A Guide to Foodie Lisbon

As a Lifestyle Manager/VA I often get asked to book a client holiday or a long weekend away. A popular choice seems to be Lisbon (only 2 and a half hours away from Heathrow), of which I am a bit of a fan. Lisbon is my second home town after London, my parents live in the outskirts by the coast and I make it my mission to visit at least twice a year. As soon as I touch down at Lisbon airport I breathe a big sigh of relief with an overwhelming sense that I have arrived home. The smells, the heat are all so wildly different to London.

Lisbon is a grand city built on seven hills with wide avenues filled with decadent, faded buildings as well as tiny cobbled alleyways. Cafes and restaurants abound, the choice is limitless. As the country has evolved there is much more variety, now you can easily find Sushi bars, Chinese restaurants, Indian restaurants with countless trendy highly designed clubs and bars that co exist with the more traditional Fado bars of the Bairro Alto and Alfama. These old areas of Lisbon come alive at about 11pm when people drinking spill out on to the street, loud music blaring, drunken teenagers kissing on street corners away from the prying eyes of the older generation that would disappove. Portugal remains a strict catholic country with a somewhat narrow minded view on certain behaviour.

 If you only had one night in Lisbon I would recommend you try the Cervejaria Trindade, an old Monastery converted into a cavernous restaurant serving traditional Portuguese cuisine, rough and ready with not many thrills but utterly delicious and excellent value for money. This would be followed by exploring the bars of the Bairro Alto just round the corner. A couple of nights before our wedding in Southern Portugal we had a fantastic evening with friends doing just that! We kicked off  proceedings with a drink at Bairro Alto Hotel's terrace bar with incredible views over Lisbon and the river, if you're not staying here it is well worth the trip as you'll find yourself torn between staying and relishing the view, or going off to explore more tiny, intriguing unnamed bars down a back alley. I used to love discovering a great underground bar with a deceptively small door leading down to the coolest biggest room you'd ever seen, filled with beautiful people and great Caipirinhas! Now with the toddler those days have long gone.

Portuguese cuisine can be described as being more peasant like than sophisticated. It is more akin to Southern Italian food than French with a strong Arabic influence, such as the prevalent use of herbs like coriander and mint. Fish and Seafood are a mainstay of the Portuguese diet especially Bacalhau,.You'll find it on every menu, up and down the country. Don't be afraid give it a go, it's delicious. I'd recommend Bacalhau a Bras or Bacalhau com Natas or even Assado. Other favourites of mine are Bitoque (Beef in a delicious sauce with a fried egg on top served with the double carbs chips and rice with a couple of lettuce leaves just for decoration). The Portuguese are the European King's of the Pudding, there are endless recipes and in any gathering or even a Sunday lunch there will always be a choice of 3. Again here are some of my favourites Babas De Camelo (translates as Camel's Dribble), Arroz Doce (sweet and creamy rice pudding) and Farofias (Floating islands swimming in creme anglaise). Look out for any of these on a menu and get ordering!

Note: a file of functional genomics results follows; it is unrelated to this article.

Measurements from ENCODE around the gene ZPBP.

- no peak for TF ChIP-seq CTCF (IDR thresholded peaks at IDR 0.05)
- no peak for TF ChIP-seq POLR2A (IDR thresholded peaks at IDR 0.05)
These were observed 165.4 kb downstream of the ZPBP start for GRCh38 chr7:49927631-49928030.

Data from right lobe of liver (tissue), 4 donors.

Other Bars/Restaurants that are worth making a trip to in Lisbon are Portas Do Sol, Terreiro Do Paco and Casa Do Leao and one of my other Lisbon haunts Pap'Acorda for the dramatic atmosphere and great modern Portuguese food.

A trip to Lisbon is however not complete without paying Pasteis de Belem a visit where you can experience the original Pastel de Nata, which I wrote about here: http://roomtobreatheva.blogspot.com/2011/08/portuguese-custard-tarts.html I also make a big point of going to the Cafe A Brasileira in the Chiado. It dates back to 1905 and was a favourite hang out of  Fernando Pessoa (the most famous Portuguese poet) as well as other Bohemian writers and artists. Fantastic shots of expresso (made from pure Brazilian coffee beans) accompanied by a delicious sugary Palmiere send the adrenaline rushing around your body. A great recovery trick for your legs exhausted from climbing all those hills and battling with the awkward cobblestones (A word of warning: Do NOT wear heels in Lisbon). If you're lucky enough to get a table outside on the terrace, it's one of the best places to people watch, you'll be in good company too as the statue of Pessoa resides at the end.

I'll be devoting a few posts to Lisbon in the coming weeks, so let me know if there's anything else you'd like to hear about!